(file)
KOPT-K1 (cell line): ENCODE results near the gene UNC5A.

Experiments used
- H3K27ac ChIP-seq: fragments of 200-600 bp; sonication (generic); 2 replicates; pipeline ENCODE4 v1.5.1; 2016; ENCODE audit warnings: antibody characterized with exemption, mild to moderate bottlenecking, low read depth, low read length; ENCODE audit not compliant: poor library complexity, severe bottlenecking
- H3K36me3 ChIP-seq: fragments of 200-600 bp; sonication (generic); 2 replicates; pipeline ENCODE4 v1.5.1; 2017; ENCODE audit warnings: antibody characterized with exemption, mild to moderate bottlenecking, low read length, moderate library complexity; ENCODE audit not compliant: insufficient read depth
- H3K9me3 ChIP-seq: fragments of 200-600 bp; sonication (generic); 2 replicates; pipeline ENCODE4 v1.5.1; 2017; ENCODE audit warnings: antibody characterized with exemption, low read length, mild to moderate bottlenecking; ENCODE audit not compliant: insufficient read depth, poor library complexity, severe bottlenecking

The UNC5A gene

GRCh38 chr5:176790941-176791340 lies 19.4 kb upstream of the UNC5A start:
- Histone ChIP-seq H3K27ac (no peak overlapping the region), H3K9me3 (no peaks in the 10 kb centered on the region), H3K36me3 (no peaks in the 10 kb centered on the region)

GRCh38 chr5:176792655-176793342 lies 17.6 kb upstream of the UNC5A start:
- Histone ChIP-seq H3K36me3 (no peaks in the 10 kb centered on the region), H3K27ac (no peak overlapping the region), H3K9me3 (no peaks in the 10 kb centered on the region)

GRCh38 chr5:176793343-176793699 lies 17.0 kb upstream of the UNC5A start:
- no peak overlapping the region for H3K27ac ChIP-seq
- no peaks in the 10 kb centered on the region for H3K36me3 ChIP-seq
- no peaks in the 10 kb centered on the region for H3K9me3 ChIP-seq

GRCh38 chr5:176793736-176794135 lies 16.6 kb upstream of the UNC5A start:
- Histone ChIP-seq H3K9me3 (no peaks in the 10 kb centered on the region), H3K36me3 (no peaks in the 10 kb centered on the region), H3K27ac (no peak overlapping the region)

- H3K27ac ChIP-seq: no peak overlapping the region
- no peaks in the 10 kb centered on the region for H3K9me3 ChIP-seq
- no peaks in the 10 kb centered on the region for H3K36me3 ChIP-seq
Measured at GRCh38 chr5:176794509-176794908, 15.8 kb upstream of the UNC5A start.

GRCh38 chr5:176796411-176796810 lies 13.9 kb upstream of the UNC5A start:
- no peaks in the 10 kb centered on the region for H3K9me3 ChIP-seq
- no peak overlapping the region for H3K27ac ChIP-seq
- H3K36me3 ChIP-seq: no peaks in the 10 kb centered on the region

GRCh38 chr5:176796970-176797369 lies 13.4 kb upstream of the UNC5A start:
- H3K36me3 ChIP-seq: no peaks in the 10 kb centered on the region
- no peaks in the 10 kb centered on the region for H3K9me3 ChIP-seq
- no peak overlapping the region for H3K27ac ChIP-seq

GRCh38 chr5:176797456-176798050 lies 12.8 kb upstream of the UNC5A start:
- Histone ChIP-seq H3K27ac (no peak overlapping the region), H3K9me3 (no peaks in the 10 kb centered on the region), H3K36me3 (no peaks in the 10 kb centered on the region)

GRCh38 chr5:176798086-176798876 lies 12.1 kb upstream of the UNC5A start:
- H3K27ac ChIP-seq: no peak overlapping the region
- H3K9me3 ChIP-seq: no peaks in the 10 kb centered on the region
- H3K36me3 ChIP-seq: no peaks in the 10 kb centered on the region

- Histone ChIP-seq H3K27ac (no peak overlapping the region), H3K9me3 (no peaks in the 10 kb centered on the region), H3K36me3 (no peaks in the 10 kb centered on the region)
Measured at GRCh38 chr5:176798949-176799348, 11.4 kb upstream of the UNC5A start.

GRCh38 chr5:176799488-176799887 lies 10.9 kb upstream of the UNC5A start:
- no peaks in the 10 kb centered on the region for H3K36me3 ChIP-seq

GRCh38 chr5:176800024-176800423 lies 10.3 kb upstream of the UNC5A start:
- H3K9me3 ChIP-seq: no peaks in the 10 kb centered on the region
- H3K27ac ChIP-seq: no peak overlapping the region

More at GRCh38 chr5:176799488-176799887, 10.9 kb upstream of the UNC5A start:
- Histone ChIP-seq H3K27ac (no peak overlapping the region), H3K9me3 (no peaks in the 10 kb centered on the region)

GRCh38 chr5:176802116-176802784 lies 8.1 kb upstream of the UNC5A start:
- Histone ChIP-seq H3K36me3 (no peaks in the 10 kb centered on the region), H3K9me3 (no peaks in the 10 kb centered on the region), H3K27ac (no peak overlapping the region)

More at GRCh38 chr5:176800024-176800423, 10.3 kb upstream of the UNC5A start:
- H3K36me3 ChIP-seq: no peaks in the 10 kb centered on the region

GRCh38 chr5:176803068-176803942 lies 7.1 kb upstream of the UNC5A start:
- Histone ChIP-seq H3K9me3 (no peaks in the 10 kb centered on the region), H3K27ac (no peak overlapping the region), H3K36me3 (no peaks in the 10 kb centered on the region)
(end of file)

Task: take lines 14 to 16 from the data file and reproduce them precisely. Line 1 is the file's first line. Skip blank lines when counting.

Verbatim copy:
- no peaks in the 10 kb centered on the region for H3K9me3 ChIP-seq

GRCh38 chr5:176793736-176794135 lies 16.6 kb upstream of the UNC5A start:
- Histone ChIP-seq H3K9me3 (no peaks in the 10 kb centered on the region), H3K36me3 (no peaks in the 10 kb centered on the region), H3K27ac (no peak overlapping the region)